“Activity started!”

My Runkeeper account’s robotic American voice sounded almost excited. She had been silenced for many weeks.

I have been watching my fellow Runkeeper app friends notch up session after session of running, cycling, swimming, walking and personal training. I had logged no kilometres and it had been playing on my mind. For nearly a year I was at the top of the friends tally for number of activities per month. Until breast cancer.

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It had been weeks since I walked and nearly a month since I ran. But today, 23 days post mastectomy, reconstruction and lymph node clearance surgery, I went a walking. I could not take the smile off my face. I have missed being outside so much.

I walked to our local cafe to briefly meet with my husband. On the way, I stopped to look at a garden. I was listening to some excellent music and was totally in the happy zone, being outside, moving and breathing, when I felt a presence. Along side of me appeared an elderly man. He was talking to me but I couldn’t hear with the earphones blaring.

Old me would have been annoyed to stop my music, take out the earphones and respond. But not today. The new me gave this man my undivided attention. Perhaps cancer has made me a nicer and more giving person?

He was a beautiful old man who had a lifetime of  sun drenched skin and the deep wrinkles to show for it. He revealed to me a huge gaping toothless smile and mischievous cheeky eyes. He was walking with tiny steps. He asked me if I knew when the next bus was coming as he wanted to travel to a suburb north of our city. I explained that he would have to cross the road in order to catch it. He decided he would continue his teeny, tiny shuffle towards the train station and get a bus from there. He was struggling though, but determined.

In our brief conversation he told me he was 79. We engaged in some more polite exchanges. Then he told me that he recently had been hit by a car at the traffic lights just up from where we were standing. That may have explained his laboured shuffle and breathing. He told me his name was Jack. I said “Nice to meet you Jack!” I told him my name was Lisa. He started to shuffle north and from a few metres away from me he looked back and said, “My daughter in law is called Lisa and she had cancer not long ago!”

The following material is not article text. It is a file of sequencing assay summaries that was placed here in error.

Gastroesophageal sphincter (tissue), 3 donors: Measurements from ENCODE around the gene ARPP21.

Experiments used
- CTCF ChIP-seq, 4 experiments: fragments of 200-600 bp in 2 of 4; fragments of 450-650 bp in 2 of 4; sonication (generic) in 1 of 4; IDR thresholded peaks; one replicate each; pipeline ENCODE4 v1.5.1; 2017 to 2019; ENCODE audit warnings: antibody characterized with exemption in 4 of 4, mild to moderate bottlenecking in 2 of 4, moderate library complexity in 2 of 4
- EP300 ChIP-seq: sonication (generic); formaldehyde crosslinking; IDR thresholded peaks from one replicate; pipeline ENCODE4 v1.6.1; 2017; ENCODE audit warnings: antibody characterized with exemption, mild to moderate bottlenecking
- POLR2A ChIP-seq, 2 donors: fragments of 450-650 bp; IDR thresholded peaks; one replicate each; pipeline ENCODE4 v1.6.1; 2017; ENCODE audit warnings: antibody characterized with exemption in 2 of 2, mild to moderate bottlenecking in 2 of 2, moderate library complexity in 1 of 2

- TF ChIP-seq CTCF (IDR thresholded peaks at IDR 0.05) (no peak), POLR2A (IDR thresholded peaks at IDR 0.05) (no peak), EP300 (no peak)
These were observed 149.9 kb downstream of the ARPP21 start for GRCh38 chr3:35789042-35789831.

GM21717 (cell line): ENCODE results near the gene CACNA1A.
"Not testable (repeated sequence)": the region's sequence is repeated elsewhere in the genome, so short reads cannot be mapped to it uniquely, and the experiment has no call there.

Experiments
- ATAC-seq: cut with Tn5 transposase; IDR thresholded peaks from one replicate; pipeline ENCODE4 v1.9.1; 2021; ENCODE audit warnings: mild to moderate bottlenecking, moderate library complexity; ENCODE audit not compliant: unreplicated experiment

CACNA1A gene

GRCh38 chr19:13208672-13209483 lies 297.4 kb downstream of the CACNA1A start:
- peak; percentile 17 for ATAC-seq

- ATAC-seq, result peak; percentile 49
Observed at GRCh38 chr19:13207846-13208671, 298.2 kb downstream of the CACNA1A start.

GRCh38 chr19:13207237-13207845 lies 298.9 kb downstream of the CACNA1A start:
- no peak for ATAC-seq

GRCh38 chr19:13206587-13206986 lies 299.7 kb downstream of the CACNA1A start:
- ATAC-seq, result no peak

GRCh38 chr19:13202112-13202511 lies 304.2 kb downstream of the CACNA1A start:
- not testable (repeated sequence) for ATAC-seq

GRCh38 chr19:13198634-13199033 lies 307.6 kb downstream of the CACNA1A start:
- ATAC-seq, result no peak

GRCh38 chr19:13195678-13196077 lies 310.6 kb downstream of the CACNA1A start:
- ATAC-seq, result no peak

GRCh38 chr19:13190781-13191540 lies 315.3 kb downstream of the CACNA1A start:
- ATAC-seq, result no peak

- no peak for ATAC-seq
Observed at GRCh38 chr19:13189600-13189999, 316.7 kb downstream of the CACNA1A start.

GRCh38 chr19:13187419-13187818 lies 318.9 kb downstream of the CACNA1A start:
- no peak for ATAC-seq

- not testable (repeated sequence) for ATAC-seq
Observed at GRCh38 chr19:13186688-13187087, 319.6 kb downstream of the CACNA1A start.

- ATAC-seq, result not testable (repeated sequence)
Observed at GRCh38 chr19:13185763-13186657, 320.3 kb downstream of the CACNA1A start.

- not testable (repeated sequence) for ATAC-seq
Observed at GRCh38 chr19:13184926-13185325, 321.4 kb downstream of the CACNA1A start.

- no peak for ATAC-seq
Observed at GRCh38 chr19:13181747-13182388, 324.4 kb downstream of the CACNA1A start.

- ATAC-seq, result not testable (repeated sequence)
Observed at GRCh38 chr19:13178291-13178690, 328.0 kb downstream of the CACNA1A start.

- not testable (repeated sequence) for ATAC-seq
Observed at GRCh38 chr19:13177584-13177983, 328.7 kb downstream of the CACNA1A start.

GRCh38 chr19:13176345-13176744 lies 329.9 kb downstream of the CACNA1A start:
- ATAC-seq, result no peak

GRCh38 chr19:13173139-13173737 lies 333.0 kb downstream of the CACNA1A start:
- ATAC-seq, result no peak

This was another one of those spontaneous moments that reinforces that right in ‘that’ moment, you are where you are supposed to be in your life. This encounter made me thankful for my health. Despite cancer, I was out walking not shuffling, I was smiling, I was moving, singing and having an opportunity at a chance encounter with a beautiful old soul.

After a quick cafe rendezvous with my Mr Cool, I walked on through the heat of the day.  I could smell the bitumen softening and the sun on my legs.  I tried to jog across the road to escape a speeding car, but the new breast was yelling at me. She is still a little tender.  There will be time down the track for such a pace.

I enjoyed taking a new route through the hilly suburb of mixed architectural eras, past the primary school on the top of the hill, and behind the cemetery through the undulating bush. I looked across the thousands of grave sites and thought about all of the people that had gone before me. I wondered if I would ever be located in there by either commemorative plaque or burial plot. Hopefully not for many, many years.

I walked onwards through the gravel paths in the bush. I clumsily tried to select the next album on my iPhone.  The existing playlist just didn’t seem to fit where I was going.  The music has to be right for the occasion. Head down and squinting, pressing the screen of my iPhone in direct sunlight, the irony of being bitten by a venomous snake on the trail was not lost on me.

There inscribed on my future plaque or headstone, “Death by venomous snakebite. Suffer cancer, you lost!”  With that thought, I let out a little chuckle.